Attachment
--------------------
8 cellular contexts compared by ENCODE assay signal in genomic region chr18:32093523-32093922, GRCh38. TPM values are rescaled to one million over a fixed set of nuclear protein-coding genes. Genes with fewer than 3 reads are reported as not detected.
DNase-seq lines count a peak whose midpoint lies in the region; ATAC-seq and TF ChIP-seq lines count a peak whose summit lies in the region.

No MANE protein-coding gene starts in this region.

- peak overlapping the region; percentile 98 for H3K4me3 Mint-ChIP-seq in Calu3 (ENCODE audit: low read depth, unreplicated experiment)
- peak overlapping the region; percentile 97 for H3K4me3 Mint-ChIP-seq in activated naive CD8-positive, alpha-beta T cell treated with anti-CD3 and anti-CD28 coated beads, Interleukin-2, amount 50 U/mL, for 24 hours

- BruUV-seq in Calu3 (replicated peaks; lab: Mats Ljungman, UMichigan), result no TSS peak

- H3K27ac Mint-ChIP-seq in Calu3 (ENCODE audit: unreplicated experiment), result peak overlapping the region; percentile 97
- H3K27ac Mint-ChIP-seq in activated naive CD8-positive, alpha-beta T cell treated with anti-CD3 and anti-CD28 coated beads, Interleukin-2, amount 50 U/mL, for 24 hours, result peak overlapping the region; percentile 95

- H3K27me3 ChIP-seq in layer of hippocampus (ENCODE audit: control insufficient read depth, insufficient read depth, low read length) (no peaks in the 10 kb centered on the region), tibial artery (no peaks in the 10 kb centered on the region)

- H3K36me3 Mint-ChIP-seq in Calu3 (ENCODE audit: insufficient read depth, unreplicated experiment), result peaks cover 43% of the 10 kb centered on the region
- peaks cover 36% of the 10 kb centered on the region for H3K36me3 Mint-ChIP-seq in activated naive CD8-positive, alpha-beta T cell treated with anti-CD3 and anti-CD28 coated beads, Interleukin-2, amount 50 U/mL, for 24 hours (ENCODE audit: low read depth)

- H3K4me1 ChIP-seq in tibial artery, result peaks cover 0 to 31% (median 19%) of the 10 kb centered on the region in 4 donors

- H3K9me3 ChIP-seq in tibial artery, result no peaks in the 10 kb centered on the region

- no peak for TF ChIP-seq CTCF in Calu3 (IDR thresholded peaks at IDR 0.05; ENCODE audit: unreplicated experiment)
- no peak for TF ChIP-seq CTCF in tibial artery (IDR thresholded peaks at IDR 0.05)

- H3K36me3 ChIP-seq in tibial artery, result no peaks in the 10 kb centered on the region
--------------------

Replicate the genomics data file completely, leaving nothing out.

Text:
8 cellular contexts compared by ENCODE assay signal in genomic region chr18:32093523-32093922, GRCh38. TPM values are rescaled to one million over a fixed set of nuclear protein-coding genes. Genes with fewer than 3 reads are reported as not detected.
DNase-seq lines count a peak whose midpoint lies in the region; ATAC-seq and TF ChIP-seq lines count a peak whose summit lies in the region.

No MANE protein-coding gene starts in this region.

- peak overlapping the region; percentile 98 for H3K4me3 Mint-ChIP-seq in Calu3 (ENCODE audit: low read depth, unreplicated experiment)
- peak overlapping the region; percentile 97 for H3K4me3 Mint-ChIP-seq in activated naive CD8-positive, alpha-beta T cell treated with anti-CD3 and anti-CD28 coated beads, Interleukin-2, amount 50 U/mL, for 24 hours

- BruUV-seq in Calu3 (replicated peaks; lab: Mats Ljungman, UMichigan), result no TSS peak

- H3K27ac Mint-ChIP-seq in Calu3 (ENCODE audit: unreplicated experiment), result peak overlapping the region; percentile 97
- H3K27ac Mint-ChIP-seq in activated naive CD8-positive, alpha-beta T cell treated with anti-CD3 and anti-CD28 coated beads, Interleukin-2, amount 50 U/mL, for 24 hours, result peak overlapping the region; percentile 95

- H3K27me3 ChIP-seq in layer of hippocampus (ENCODE audit: control insufficient read depth, insufficient read depth, low read length) (no peaks in the 10 kb centered on the region), tibial artery (no peaks in the 10 kb centered on the region)

- H3K36me3 Mint-ChIP-seq in Calu3 (ENCODE audit: insufficient read depth, unreplicated experiment), result peaks cover 43% of the 10 kb centered on the region
- peaks cover 36% of the 10 kb centered on the region for H3K36me3 Mint-ChIP-seq in activated naive CD8-positive, alpha-beta T cell treated with anti-CD3 and anti-CD28 coated beads, Interleukin-2, amount 50 U/mL, for 24 hours (ENCODE audit: low read depth)

- H3K4me1 ChIP-seq in tibial artery, result peaks cover 0 to 31% (median 19%) of the 10 kb centered on the region in 4 donors

- H3K9me3 ChIP-seq in tibial artery, result no peaks in the 10 kb centered on the region

- no peak for TF ChIP-seq CTCF in Calu3 (IDR thresholded peaks at IDR 0.05; ENCODE audit: unreplicated experiment)
- no peak for TF ChIP-seq CTCF in tibial artery (IDR thresholded peaks at IDR 0.05)

- H3K36me3 ChIP-seq in tibial artery, result no peaks in the 10 kb centered on the region